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List of human deities

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List of human deities

For deities of human religions outside the Dungeons & Dragons universe, see Category:Lists of deities.

This is a list of human deities in the Dungeons & Dragons universe.

Greyhawk

Al'Akbar

In the World of Greyhawk campaign setting, Al'Akbar is the Baklunish demigod of dignity, duty, faithfulness, and guardianship.[1]

Azor'alq

Azor'alq is the Baklunish hero-deity of light, purity, courage, and strength from the Greyhawk campaign setting.[1]

Forgotten Realms

Amaunator

Amaunator
Game background
Title(s) The Yellow God, The Keeper of the Eternal Sun, Keeper of Law
Home plane Keep of the Eternal Sun (Mechanus)
Power level Greater deity
Alignment Lawful Neutral
Portfolio Bureaucracy, contracts, law, order, the sun, rulership
Domains Law, Nobility, Planning, Sun, Time
Superior None
Design details

Amaunator is a fictional Dungeons & Dragons campaign setting devised by Ed Greenwood. An ancient Netherese deity of order and the sun, Amaunator was also revered as the patron of law and time. Amaunator appeared as a lanky man with silver-white hair, a short, week-long growth of white beard, and skin that glowed with a quiet golden radiance. His symbol is a sun with a face on the solar disk. He was long considered to be a dead deity, but was revealed to be Lathander in the 4th edition Forgotten Realms campaign setting.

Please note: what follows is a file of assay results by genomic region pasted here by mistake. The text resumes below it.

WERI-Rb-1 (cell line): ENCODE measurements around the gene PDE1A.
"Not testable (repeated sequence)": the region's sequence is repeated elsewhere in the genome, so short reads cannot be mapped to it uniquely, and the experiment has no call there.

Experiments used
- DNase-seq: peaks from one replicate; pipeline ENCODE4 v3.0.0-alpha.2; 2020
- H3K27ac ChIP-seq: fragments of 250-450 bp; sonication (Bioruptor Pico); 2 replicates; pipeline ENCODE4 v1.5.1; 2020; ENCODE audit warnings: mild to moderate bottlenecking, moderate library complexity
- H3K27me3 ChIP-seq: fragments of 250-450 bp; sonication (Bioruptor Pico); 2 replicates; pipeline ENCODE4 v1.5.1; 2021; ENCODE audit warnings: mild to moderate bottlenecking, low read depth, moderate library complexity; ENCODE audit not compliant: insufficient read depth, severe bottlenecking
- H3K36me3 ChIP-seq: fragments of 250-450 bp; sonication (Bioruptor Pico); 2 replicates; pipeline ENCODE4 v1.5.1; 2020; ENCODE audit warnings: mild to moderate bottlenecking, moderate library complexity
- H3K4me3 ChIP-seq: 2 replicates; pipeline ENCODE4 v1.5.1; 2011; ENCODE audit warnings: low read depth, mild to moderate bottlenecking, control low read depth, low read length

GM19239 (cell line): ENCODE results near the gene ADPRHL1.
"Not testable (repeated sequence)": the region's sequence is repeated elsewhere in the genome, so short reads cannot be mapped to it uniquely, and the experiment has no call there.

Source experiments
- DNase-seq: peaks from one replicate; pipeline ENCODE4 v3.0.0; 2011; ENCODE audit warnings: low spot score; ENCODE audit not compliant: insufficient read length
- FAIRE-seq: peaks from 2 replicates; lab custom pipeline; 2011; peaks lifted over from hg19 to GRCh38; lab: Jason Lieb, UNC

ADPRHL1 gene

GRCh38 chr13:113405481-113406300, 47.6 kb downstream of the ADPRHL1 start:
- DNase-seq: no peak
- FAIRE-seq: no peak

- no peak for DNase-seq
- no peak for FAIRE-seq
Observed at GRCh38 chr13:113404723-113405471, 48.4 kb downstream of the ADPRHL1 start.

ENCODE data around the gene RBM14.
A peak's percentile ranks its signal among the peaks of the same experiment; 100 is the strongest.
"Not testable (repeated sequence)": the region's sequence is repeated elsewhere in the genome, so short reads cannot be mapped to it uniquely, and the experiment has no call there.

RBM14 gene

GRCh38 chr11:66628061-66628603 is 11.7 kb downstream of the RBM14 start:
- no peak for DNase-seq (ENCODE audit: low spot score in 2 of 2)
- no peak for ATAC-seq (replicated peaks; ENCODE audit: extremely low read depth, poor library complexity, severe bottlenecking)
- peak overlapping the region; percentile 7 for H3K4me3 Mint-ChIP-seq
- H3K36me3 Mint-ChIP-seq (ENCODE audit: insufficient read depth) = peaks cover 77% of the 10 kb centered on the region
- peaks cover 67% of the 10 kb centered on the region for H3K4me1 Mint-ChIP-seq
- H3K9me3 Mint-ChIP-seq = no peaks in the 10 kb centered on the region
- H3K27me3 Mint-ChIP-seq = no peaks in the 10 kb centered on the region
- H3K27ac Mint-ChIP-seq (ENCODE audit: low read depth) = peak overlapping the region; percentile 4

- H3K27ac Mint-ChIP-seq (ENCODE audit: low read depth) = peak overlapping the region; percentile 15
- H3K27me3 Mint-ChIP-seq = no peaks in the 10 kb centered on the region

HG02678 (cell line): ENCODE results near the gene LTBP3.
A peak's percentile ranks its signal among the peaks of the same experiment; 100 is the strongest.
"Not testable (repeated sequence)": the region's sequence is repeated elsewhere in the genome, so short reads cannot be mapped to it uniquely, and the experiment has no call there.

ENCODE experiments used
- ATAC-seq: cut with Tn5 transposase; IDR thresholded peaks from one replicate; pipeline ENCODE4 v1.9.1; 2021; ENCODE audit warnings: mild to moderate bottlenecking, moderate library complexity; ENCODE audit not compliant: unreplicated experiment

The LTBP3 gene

At'ar the Merciless, the "Yellow Goddess," is introduced in the Anauroch supplement. She is described as chief among the Bedine gods, and to them she is the sun, and seen as a spiteful, faithless woman who tends to ignore the Bedine completely. The book reveals that in the days ancient Netheril, "At'ar" was called "Amaunator", and was the male sun deity.[2] Amaunator was later described fully in Faiths & Avatars (1996),[3] and his role in the ancient history of the Realms was detailed in Netheril: Empire of Magic (1996).[4] His role in the cosmology of the Planescape campaign setting was described in On Hallowed Ground (1996).[5] Amaunator and his continued worship was discussed in Lost Empires of Faerûn (2005).[6]